Here I present my thoughts on the Draft Optional Protocol only (hereafter “the Draft Protocol”). Under the Draft Protocol, states parties shall establish a National Implementation Mechanism (hereafter “the Mechanism”) to promote compliance with, monitor, and implement the future treaty (Articles 1-7). This is the key innovation of the text and the focus of this blog post. The Draft Protocol also purports to establish a system of individual communications, similar to those administered under the nine core UN human rights treaties and protocols. This is not covered here.

The proposed Mechanism has three main tasks: raising awareness of the business and human rights treaty at the domestic level; conducting due diligence reviews; and running a mediation process.

Raising Awareness

The Mechanism will be tasked with raising awareness of the business and human rights treaty, in cooperation with other national institutions, civil society organizations, and foreign Mechanisms; and making recommendations to the state (Article 3). Both functions are important and provide added value compared to what we have now. In many countries the Mechanism could be run within existing, domestic National Human Rights Institutions (NHRIs), thus pooling resources and expertise. The Draft even refers to the Paris Principles on NHRIs (Article 2).

Conducting Reviews

Articles 4 and 5 of the Draft Protocol are also interesting, albeit not entirely clear. Article 4 purports to entrust the Mechanism with a role in the prevention of human rights violations by corporations, covered by Article 9 of the Draft Treaty. Article 9 of the Draft Treaty is about due diligence. It requires states parties to “ensure in their domestic legislation that all persons with business activities of transnational character within such State Parties’ territory or otherwise under their jurisdiction or control shall undertake due diligence obligations throughout such business activities.” Presumably, though this is not explained, it is expected that when undertaking due diligence, corporations produce and publish reports on non-financial matters, “internal policies, outcomes and indicators of environmental and human rights impact assessments”.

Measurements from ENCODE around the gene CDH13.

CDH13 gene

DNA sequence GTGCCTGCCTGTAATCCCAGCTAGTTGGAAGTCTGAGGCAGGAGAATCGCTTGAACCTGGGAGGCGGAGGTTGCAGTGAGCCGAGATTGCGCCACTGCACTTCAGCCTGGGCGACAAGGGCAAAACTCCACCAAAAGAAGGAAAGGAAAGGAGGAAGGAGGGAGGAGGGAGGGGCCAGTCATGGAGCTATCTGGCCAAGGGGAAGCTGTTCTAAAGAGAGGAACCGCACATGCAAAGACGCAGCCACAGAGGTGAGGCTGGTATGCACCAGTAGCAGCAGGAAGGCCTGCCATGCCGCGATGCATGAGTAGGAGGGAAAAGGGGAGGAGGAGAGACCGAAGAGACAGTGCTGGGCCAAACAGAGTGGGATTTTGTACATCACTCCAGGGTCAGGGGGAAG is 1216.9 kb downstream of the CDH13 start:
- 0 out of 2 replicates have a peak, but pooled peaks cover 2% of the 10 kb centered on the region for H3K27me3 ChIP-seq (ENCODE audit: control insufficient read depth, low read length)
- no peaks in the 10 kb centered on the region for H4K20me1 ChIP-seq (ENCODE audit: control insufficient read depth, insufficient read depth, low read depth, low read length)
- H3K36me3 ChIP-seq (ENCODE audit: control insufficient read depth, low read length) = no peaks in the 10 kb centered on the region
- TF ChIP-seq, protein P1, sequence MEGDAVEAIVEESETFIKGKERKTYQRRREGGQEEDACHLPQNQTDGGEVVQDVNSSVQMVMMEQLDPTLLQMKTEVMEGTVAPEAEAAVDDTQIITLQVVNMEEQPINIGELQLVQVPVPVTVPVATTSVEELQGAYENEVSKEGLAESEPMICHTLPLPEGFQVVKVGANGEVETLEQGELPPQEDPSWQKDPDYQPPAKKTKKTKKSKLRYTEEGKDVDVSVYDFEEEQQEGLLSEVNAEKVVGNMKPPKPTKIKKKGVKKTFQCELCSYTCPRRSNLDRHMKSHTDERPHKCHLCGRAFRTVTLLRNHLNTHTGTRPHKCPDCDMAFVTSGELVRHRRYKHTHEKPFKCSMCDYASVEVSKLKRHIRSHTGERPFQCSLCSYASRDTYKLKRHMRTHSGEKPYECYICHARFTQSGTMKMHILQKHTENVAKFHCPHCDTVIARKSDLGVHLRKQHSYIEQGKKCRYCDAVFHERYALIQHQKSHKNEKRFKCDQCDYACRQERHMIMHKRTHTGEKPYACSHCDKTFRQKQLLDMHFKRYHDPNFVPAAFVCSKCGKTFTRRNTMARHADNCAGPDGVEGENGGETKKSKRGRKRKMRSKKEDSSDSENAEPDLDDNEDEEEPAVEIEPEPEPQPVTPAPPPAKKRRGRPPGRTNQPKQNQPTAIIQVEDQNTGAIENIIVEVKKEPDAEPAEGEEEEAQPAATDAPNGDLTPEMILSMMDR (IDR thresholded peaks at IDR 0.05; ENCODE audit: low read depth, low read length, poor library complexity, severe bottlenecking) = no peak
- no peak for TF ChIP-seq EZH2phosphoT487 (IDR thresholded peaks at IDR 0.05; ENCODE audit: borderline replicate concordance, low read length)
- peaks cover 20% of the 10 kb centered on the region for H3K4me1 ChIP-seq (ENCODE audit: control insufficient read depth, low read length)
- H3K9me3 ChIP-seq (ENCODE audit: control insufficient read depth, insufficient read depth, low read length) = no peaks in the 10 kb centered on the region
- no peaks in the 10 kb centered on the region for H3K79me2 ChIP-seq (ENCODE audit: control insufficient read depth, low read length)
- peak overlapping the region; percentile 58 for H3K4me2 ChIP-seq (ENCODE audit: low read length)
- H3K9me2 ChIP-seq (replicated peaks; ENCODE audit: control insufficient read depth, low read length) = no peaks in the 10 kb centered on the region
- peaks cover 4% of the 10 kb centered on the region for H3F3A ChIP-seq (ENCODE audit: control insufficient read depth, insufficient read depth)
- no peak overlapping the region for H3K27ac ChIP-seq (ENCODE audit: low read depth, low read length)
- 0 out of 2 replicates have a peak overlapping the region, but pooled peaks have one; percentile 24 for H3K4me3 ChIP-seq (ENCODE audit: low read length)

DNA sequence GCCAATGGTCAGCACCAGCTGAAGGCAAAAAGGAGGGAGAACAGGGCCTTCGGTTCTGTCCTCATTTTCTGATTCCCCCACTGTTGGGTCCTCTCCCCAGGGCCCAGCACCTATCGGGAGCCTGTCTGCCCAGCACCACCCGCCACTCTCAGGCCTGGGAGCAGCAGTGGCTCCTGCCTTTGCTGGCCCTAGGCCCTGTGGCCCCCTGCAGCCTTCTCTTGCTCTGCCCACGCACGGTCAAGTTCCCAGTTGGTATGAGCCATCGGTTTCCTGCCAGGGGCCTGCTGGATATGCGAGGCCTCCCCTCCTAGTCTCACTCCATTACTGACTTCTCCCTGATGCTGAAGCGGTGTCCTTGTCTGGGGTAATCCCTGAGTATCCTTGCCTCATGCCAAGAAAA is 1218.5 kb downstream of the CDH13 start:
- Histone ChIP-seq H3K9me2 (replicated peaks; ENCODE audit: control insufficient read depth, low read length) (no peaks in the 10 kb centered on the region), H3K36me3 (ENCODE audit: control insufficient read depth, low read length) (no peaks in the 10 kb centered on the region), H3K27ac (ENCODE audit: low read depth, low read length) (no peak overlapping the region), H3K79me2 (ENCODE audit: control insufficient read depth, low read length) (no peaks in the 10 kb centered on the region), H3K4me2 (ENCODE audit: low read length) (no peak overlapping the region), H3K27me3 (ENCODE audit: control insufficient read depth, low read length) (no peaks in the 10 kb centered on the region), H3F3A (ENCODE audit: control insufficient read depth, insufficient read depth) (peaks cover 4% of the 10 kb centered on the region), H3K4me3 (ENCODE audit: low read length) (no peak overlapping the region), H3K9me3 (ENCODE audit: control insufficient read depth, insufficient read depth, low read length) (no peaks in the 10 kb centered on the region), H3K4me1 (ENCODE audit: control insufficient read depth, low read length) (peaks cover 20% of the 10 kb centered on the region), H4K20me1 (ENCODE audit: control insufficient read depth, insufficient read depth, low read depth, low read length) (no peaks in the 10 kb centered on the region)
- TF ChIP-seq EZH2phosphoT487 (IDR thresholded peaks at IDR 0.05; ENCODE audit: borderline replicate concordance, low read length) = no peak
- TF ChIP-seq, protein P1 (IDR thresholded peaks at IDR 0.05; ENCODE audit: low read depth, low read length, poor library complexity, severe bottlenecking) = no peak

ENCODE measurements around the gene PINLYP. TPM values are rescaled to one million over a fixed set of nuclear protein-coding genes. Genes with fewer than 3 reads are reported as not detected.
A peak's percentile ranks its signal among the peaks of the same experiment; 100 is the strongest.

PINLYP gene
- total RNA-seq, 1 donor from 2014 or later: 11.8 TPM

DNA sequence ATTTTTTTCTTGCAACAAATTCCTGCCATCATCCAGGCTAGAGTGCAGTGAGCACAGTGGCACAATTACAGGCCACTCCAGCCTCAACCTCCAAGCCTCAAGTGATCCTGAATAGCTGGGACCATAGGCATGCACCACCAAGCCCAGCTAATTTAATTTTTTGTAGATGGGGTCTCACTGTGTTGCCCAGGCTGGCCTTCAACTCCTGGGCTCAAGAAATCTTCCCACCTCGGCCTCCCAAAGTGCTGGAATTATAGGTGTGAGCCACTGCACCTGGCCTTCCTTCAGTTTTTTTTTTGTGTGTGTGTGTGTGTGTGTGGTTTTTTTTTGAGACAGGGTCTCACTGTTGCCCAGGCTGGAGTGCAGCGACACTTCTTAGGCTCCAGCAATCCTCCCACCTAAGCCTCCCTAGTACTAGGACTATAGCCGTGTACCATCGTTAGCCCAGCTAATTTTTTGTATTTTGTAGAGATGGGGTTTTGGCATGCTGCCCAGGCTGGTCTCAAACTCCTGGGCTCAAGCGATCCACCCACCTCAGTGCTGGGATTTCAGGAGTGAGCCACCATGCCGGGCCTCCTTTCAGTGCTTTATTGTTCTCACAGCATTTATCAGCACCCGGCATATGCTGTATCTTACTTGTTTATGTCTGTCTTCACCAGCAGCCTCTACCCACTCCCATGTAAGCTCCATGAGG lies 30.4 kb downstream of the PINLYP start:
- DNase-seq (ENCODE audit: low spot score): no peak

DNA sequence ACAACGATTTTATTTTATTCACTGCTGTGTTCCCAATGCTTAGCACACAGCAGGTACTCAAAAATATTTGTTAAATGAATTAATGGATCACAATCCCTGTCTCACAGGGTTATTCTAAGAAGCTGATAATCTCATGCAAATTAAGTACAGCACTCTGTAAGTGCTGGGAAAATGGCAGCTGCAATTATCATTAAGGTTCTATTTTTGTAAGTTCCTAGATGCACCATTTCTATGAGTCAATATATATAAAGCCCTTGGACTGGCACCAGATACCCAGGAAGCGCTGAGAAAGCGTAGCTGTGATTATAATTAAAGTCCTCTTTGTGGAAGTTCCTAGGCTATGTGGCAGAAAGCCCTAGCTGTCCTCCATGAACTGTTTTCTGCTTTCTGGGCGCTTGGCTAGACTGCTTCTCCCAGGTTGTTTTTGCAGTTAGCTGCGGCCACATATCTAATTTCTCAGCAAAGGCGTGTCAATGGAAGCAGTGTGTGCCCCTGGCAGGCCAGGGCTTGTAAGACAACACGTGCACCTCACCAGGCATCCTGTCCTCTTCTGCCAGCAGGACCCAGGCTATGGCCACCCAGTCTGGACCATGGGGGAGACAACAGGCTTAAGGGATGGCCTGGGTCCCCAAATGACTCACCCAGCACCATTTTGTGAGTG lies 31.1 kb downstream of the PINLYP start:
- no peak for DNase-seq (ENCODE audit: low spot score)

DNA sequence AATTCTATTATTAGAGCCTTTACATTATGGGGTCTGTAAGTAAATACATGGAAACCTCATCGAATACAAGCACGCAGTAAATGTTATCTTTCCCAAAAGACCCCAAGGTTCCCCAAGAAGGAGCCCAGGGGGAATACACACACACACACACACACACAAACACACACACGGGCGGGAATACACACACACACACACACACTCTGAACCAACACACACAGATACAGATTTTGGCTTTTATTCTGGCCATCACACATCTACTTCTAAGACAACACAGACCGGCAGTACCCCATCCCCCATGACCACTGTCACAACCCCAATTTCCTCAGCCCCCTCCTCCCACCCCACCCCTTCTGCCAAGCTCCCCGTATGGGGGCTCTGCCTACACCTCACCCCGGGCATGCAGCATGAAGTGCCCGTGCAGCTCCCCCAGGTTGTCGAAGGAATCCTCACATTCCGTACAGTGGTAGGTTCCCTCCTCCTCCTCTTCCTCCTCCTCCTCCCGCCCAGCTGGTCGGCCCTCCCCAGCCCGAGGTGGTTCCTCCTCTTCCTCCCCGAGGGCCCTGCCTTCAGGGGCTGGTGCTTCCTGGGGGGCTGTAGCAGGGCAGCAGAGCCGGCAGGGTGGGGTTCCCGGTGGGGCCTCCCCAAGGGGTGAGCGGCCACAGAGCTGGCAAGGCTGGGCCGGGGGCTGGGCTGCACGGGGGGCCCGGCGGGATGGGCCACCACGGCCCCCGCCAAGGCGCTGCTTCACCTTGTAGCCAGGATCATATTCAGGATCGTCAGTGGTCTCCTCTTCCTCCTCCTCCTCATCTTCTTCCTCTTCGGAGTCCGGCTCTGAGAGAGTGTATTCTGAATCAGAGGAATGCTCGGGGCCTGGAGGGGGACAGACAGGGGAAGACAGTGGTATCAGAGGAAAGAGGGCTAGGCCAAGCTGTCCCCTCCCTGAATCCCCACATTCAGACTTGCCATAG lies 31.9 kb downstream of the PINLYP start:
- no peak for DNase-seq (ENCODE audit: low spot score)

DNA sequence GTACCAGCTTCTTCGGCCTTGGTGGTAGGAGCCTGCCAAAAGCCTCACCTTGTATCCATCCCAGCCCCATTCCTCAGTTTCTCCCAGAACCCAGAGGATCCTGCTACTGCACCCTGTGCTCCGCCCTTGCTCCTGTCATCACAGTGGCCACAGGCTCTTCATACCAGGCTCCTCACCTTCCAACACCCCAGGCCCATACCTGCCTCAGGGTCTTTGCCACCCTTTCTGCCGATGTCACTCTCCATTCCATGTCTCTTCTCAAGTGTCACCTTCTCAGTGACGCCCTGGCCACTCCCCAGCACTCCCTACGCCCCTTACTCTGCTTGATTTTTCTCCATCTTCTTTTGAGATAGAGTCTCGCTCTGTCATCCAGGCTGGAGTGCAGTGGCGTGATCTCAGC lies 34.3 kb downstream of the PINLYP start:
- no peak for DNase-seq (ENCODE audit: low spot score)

In this context, Article 4 of the Draft Protocol indicates that the Mechanism “shall, as a minimum, have competence to request all necessary information from the State Party in whose territory” that Mechanism operates. Such information may include the said corporate reports on non-financial matters, “internal policies, outcomes and indicators of environmental and human rights impact assessments”. This assumes that states actually gather and somehow store or keep track of such information, which I am not sure is necessarily the case. More generally, under Article 4, the mechanism will be able to gather information but the article does not contain any indication about how gathering information is supposed to prevent human rights abuse.